Aiming at minimal invasiveness as a therapeutic strategy for Budd-Chiari syndrome


  • Potential conflict of interest: Nothing to report.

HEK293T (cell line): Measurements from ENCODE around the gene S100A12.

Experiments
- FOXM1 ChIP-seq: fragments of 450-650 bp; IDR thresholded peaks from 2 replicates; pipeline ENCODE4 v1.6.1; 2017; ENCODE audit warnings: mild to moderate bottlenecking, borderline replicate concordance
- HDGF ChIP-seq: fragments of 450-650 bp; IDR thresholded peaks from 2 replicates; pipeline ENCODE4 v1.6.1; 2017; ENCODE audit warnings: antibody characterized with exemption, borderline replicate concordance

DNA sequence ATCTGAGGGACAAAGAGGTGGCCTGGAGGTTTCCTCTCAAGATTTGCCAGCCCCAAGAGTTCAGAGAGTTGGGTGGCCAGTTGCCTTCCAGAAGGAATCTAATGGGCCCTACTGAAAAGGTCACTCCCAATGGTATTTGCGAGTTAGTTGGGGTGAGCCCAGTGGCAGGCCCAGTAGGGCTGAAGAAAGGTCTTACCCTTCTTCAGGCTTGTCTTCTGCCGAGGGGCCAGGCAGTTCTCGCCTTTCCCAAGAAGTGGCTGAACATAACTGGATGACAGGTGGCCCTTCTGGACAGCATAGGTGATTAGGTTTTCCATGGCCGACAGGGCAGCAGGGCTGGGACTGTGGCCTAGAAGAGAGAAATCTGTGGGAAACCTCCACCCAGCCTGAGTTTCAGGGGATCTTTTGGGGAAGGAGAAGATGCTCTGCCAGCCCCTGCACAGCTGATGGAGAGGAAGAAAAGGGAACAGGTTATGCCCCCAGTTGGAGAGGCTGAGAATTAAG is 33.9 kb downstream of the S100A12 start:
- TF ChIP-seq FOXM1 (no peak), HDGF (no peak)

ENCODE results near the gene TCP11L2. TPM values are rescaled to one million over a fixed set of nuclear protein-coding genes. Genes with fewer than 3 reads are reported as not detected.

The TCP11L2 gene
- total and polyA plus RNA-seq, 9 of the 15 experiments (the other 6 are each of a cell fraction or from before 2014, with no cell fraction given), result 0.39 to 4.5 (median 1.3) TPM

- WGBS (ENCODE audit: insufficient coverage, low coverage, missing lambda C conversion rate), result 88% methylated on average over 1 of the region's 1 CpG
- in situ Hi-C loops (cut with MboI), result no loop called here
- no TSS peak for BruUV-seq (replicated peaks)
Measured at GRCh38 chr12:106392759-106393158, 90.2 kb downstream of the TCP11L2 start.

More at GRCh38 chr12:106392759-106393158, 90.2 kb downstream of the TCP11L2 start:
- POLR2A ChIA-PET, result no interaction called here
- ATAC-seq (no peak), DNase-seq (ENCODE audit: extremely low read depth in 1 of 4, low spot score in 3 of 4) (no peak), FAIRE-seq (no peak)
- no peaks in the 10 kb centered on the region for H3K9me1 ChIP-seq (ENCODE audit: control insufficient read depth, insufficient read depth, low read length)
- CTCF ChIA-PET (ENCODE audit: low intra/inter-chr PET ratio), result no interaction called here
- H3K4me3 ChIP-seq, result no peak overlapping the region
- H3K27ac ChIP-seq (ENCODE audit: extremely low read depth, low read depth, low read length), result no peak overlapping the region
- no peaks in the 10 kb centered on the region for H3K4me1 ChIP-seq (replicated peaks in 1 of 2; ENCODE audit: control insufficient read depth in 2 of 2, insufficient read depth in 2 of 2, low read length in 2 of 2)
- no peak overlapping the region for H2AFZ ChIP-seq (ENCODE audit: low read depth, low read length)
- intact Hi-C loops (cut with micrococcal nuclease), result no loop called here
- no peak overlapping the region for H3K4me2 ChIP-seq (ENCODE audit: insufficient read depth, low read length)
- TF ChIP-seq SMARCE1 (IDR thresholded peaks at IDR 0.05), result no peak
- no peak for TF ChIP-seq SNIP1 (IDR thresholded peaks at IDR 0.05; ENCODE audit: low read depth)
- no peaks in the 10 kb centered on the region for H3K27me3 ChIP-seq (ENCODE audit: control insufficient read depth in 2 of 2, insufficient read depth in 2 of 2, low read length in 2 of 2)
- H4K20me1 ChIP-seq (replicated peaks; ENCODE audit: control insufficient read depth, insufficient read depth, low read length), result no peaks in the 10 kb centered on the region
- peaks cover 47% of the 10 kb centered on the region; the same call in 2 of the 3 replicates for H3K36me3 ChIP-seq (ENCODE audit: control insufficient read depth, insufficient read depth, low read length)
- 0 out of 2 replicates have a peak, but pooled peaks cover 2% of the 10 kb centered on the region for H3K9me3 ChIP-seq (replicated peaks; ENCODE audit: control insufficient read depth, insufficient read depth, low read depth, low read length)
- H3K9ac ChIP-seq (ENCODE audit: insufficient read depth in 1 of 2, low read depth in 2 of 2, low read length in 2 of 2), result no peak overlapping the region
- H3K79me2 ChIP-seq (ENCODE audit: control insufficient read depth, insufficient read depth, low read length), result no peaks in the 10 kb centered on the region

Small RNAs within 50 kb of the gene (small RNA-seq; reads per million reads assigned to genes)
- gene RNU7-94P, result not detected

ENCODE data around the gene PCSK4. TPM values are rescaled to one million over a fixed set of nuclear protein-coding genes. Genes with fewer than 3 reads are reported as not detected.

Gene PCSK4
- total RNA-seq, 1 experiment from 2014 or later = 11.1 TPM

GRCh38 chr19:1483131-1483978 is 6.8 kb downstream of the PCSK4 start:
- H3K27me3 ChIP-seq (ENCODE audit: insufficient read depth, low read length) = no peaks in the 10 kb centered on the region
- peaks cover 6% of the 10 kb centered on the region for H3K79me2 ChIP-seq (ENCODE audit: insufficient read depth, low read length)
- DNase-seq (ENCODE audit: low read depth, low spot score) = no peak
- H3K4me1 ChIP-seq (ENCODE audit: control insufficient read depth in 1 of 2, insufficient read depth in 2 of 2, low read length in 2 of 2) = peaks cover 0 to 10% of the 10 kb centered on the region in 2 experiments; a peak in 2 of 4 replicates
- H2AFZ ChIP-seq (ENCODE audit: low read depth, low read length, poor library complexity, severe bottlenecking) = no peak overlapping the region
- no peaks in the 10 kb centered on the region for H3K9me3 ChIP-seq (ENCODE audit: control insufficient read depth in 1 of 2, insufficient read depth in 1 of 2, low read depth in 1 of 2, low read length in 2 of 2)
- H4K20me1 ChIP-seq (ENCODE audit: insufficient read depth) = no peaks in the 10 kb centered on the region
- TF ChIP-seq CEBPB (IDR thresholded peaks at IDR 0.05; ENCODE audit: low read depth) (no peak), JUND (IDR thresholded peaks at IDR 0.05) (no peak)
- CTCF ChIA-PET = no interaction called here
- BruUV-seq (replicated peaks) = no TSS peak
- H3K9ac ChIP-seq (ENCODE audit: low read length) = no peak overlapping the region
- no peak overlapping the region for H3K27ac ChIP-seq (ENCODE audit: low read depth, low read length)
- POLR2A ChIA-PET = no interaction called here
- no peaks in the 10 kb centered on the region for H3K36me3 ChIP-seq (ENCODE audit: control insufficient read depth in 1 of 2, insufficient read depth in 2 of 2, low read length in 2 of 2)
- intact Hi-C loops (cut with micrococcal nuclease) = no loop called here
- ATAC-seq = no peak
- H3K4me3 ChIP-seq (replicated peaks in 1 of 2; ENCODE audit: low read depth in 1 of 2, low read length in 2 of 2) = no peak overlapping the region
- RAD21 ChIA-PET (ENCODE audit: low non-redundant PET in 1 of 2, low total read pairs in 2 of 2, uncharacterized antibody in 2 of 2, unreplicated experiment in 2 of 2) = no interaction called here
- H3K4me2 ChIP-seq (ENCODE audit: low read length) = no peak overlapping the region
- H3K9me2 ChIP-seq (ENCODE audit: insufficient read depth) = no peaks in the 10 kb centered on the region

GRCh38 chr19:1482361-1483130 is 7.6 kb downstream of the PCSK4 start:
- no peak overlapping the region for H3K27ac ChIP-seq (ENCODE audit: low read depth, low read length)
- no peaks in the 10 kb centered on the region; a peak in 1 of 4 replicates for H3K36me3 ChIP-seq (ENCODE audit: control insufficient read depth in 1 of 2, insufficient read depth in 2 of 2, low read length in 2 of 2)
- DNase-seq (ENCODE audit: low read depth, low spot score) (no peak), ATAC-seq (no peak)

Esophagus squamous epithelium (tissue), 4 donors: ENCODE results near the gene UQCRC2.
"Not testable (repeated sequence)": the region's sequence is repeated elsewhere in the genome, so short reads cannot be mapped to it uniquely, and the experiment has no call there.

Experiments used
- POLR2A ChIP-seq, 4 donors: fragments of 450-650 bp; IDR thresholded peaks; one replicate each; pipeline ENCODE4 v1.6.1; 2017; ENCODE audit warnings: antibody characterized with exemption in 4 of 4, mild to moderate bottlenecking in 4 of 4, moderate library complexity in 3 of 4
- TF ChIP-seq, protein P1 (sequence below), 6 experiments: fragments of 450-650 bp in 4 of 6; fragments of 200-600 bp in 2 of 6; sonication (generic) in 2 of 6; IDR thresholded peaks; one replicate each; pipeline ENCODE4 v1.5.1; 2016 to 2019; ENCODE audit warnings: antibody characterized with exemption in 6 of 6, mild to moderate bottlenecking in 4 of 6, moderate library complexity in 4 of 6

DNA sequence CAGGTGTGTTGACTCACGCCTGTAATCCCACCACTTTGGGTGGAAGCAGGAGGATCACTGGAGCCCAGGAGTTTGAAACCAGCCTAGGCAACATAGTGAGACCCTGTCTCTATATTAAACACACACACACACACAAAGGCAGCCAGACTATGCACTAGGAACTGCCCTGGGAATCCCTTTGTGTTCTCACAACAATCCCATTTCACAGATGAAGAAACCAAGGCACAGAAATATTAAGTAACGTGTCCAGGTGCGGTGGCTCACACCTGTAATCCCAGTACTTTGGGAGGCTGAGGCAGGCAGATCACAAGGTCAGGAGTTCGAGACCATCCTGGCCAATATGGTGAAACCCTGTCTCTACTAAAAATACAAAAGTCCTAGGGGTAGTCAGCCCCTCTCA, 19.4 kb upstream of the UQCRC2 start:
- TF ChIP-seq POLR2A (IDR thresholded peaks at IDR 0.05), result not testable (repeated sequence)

The 1-year spontaneous mortality rate in patients with Budd-Chiari syndrome (BCS) approaches 70%. No prospective assessment of indications and impact on survival of current therapeutic procedures has been performed. We evaluated a therapeutic strategy uniformly applied during the last 8 years in a single referral center. Fifty-one consecutive patients first received anticoagulation and were treated for associated diseases. Symptomatic patients were considered for hepatic vein recanalization; then for transjugular intrahepatic portosystemic shunt (TIPS), and finally for liver transplantation. The absence of a complete response led to the next procedure. Assessment was according to the strategy, whether procedures were technically applicable and successful. At entry, median (range) Child-Pugh score and Clichy prognostic index were 8 (5–12), and 5.4 (3.1–7.7), respectively. A complete response was achieved on medical therapy alone in 9 patients; after recanalization in 6, TIPS in 20, liver transplantation in 9, and retransplantation in 1. Of the 41 patients considered for recanalization, the procedure was not feasible in 27 and technically unsuccessful in 3. Of the 34 patients considered for TIPS, the procedure was considered not feasible in 9 and technically unsuccessful in 4. At 1 year of follow-up, a complete response to TIPS was achieved in 84%. One- and 5-year survival from starting anticoagulation were 96% (95% CI, 90–100) and 89% (95% CI, 79–100), respectively. In conclusion, excellent survival can be achieved in BCS patients when therapeutic procedures are introduced by order of increasing invasiveness, based on the response to previous therapy rather than on the severity of the patient's condition. (HEPATOLOGY 2006;44:1308–1316.)